TUESDAY, Aug. 14 (HealthDay News) -- The March 11, 2011, earthquake and tsunami that struck Japan, triggering the subsequent meltdown of nuclear reactors at the Fukushima Daiichi nuclear power plant, correlated with an increase in the levels of psychological distress of power plant workers; but, six months to one year later, radiation exposure among individuals in a neighboring community was low, according to two letters to the editor published in the Aug. 15 issue of the Journal of the American Medical Association.
Jun Shigemura, M.D., Ph.D., from the National Defense Medical College in Saitama, Japan, and colleagues used a self-reported questionnaire to examine the psychological status of Fukushima Daiichi workers two to three months after the disaster. The researchers found that, compared with 610 workers at the Daini nuclear power plant, significantly higher rates of psychological distress and posttraumatic stress response were seen among the 885 Daiichi workers (psychological distress: 47 versus 37 percent; posttraumatic stress response: 30 versus 19 percent).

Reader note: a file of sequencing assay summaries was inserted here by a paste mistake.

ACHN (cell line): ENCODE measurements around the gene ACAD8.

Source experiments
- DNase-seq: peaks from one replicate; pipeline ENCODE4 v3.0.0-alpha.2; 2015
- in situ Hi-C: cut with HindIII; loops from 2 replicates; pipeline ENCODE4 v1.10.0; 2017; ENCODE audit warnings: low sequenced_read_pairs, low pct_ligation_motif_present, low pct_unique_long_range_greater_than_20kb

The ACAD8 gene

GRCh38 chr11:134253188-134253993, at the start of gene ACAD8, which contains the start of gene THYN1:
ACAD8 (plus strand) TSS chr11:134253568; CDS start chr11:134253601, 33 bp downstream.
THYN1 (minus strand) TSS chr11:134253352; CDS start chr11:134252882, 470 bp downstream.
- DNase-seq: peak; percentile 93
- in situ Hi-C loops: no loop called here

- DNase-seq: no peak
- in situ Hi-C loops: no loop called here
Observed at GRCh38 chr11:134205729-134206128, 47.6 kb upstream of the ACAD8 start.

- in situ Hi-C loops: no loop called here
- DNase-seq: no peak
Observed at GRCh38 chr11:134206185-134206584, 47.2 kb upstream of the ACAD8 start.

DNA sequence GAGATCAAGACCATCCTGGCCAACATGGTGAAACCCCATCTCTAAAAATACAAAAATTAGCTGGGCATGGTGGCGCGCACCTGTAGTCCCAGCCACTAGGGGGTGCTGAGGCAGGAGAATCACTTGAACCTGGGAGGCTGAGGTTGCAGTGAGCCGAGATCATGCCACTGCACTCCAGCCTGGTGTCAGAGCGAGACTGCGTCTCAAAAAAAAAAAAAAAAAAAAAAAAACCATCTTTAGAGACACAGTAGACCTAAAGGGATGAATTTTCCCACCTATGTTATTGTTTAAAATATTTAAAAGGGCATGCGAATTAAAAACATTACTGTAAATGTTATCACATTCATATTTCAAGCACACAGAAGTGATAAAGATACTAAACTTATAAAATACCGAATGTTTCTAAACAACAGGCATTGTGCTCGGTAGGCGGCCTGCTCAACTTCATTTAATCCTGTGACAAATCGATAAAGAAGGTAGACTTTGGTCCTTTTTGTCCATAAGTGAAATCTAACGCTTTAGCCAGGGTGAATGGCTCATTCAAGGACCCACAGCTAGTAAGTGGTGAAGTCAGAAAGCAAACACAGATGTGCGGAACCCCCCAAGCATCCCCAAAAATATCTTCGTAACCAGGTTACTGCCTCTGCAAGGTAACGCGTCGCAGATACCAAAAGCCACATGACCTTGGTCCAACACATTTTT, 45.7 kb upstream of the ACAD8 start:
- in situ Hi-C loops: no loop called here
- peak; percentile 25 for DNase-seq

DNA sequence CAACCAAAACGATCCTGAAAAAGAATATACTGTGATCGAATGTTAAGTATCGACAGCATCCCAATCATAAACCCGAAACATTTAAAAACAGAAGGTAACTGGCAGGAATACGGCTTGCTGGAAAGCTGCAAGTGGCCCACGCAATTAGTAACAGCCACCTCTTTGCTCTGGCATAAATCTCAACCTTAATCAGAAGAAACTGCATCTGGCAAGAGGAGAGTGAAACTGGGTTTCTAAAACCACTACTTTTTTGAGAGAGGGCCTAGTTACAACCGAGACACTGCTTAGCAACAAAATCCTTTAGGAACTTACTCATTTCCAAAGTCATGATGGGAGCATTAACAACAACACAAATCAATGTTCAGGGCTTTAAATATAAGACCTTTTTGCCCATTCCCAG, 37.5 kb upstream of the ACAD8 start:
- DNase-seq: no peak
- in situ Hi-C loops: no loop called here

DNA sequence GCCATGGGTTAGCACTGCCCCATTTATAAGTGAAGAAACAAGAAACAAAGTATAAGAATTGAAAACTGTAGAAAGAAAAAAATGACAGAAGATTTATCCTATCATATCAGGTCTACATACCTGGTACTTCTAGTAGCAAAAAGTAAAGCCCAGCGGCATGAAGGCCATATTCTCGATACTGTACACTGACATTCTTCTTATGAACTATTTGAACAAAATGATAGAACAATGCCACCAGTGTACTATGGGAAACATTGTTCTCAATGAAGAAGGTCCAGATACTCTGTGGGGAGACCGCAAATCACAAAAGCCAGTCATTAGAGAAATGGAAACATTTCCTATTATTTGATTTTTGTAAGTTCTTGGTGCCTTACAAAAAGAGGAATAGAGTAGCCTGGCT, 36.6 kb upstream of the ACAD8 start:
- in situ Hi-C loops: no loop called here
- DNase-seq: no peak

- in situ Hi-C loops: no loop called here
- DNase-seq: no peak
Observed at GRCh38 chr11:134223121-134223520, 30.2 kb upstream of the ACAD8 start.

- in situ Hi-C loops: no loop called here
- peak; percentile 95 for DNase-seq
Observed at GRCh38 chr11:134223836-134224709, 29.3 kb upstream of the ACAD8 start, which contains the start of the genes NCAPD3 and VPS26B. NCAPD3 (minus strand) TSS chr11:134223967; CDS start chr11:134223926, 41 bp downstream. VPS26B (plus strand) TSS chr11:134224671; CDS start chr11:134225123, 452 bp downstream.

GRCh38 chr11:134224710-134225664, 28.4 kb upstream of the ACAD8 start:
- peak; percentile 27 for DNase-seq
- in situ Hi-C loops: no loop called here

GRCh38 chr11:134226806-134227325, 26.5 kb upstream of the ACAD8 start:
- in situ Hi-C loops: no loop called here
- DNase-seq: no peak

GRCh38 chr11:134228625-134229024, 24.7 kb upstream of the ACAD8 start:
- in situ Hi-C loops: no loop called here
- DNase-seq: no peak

Masaharu Tsubokura, M.D., from the University of Tokyo, and colleagues examined radiation exposure in Minamisoma, located 23 km north of the Fukushima Daiichi nuclear plant, from Sept. 26, 2011, through March 31, 2012. The researchers found that 3,286 individuals (34.6 percent) had detectable levels of cesium, including 235 children (16.4 percent). For children, the concentration ranged from 2.8 to 57.9 Bq per kg, while for adults the range was 2.3 to 196.5 Bq per kg, with a significant difference in exposure risk between adults and children.
"In this sample, exposure levels were low in most adults and children tested and much lower than those reported in studies years after the Chernobyl incident," Tsubokura and colleagues write.
Two authors provided voluntary mental health assistance to Fukushima Daiichi and Daini nuclear power plant employees; one author is a Daini part-time occupational physician.
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